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Gbajabiamila explains why Buhari failed to disclose NASS budget

By Emman Ovuakporie and Johnbosco Agbakwuru

ABUJA – THE Leader of House of Representatives, Femi Gbajabiamila has said that the delay in the passage of the Petroleum Industry Bill, PIB, pending in the House was as a result of conflicting interests of both local and foreign stakeholders in the oil and gas industry.

But he has assured that the bill will be given priority in the first quarter of 2017 bearing in mind that oil and gas are the main stay of the nation’s economy and that the House will come with a bill that will serve the interest of Nigerians.

This is as the House leader has described the amendment of the Code of Conduct Tribunal and Code of Conduct Bureau Act by both chambers of the National Assembly as an illegality which would not be allowed to see the light of the day.

Speaking to journalists, weekend on the performance of the House in 2016, Gbajabiamila also described the House as house of the people which will support salary increase for both private and government workers whenever such comes on the floor of the House.

He also explained that it was a mark of respect that President Muhammadu Buhari decided not to mention the 2017 budgetary allocation to the legislature when he present the budget estimate to the joint session of the National Assembly last week despised the fact that he (Buhri) announced the budgetary allocation of the judiciary.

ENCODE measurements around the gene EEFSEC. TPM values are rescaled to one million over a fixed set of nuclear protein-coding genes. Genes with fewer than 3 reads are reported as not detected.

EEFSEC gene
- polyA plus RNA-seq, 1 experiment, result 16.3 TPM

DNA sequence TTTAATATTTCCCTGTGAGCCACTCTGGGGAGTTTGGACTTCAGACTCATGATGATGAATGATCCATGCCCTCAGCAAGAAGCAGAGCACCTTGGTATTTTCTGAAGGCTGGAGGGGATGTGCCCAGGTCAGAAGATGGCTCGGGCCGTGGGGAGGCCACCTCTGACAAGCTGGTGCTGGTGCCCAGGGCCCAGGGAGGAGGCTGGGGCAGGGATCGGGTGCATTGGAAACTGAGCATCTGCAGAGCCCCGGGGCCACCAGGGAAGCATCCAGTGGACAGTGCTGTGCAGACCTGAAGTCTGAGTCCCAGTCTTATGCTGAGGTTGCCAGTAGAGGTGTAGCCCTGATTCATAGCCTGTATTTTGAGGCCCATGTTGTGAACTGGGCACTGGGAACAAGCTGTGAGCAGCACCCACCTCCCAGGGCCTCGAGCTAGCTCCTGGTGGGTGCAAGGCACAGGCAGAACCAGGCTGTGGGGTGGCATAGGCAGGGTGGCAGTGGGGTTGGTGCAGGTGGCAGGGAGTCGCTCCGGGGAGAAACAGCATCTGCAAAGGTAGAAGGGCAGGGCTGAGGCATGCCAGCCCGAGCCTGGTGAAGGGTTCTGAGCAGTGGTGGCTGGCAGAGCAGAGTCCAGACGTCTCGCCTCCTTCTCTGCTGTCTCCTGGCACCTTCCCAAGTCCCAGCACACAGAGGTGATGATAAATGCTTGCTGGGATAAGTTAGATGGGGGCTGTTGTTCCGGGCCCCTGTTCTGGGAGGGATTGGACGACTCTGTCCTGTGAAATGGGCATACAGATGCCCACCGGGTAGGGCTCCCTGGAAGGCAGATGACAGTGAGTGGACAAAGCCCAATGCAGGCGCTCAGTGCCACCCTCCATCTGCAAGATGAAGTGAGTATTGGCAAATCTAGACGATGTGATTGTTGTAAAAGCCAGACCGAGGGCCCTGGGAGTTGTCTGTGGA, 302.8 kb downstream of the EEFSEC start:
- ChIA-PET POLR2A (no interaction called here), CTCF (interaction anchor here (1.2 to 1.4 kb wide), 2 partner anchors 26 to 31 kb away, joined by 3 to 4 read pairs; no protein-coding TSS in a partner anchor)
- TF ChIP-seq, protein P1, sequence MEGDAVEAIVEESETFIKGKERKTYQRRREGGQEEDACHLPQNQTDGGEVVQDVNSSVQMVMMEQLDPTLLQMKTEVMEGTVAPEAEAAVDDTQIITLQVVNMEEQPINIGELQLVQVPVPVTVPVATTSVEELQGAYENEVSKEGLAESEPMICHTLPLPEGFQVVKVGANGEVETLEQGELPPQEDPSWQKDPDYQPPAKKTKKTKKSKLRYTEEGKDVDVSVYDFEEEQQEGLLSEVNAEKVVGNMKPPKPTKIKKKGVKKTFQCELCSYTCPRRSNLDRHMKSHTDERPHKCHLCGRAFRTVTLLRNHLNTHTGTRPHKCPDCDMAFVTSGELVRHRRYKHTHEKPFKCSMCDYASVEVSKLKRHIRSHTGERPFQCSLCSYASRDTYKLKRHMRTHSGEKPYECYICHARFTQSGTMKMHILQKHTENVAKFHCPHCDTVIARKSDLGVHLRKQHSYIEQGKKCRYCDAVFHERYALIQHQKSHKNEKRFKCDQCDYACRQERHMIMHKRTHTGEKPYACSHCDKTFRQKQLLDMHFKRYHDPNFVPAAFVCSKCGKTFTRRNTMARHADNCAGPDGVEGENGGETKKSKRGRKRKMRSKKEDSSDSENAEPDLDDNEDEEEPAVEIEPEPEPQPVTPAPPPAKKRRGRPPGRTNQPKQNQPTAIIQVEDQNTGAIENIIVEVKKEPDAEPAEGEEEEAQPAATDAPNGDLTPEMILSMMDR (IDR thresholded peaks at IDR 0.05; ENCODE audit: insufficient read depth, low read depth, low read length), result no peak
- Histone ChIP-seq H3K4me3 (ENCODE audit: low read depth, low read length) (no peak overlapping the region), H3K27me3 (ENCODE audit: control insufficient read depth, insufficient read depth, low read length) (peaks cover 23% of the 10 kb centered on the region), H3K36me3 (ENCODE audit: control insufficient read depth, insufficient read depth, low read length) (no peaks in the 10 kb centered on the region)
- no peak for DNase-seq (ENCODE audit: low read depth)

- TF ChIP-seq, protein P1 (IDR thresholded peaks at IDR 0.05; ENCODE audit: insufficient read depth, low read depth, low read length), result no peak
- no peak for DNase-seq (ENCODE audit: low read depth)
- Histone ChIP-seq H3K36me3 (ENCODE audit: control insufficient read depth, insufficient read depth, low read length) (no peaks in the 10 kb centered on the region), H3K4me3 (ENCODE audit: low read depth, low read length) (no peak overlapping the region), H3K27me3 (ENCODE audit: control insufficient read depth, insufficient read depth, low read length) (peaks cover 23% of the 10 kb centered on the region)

Fielding questions why the House had not considered the passage of the PIB, he said, “On the PIB, it is being considered, it may have not come to the floor, but it is being considered.

“As you know we work in Committees, we work in little groups and that is how the legislature works all over the world. It is not until something comes to the floor before you know that they are working on it. PIB is being worked on.

“We are having retreats, we are having meetings, we have been meeting with stakeholders to bring the best possible bill to the floor of the House. The senate has already started as you all know. We will come back in January with a bill that will be satisfactory with all stakeholders.

“As you understand the oil industry is the main stay of our economy, there are many interested parties, there are many interests both local and foreign. What we will do is to bring forth a bill that will serve one interest and that is the interest of Nigeria.

“So let us be a little more patient, we have been very very patient, it is a very important bill that we need to do something about, it is something that I am sure by the first quarter of next year, we will begin to see traction on that bill.”

Why President Buhari did not announce National Assembly budget

On why President Buhari did not disclose the 2017 budgetary allocation to the legislature, he said, “It is a mark of respect for the legislature being a co-equal and independent arm of government.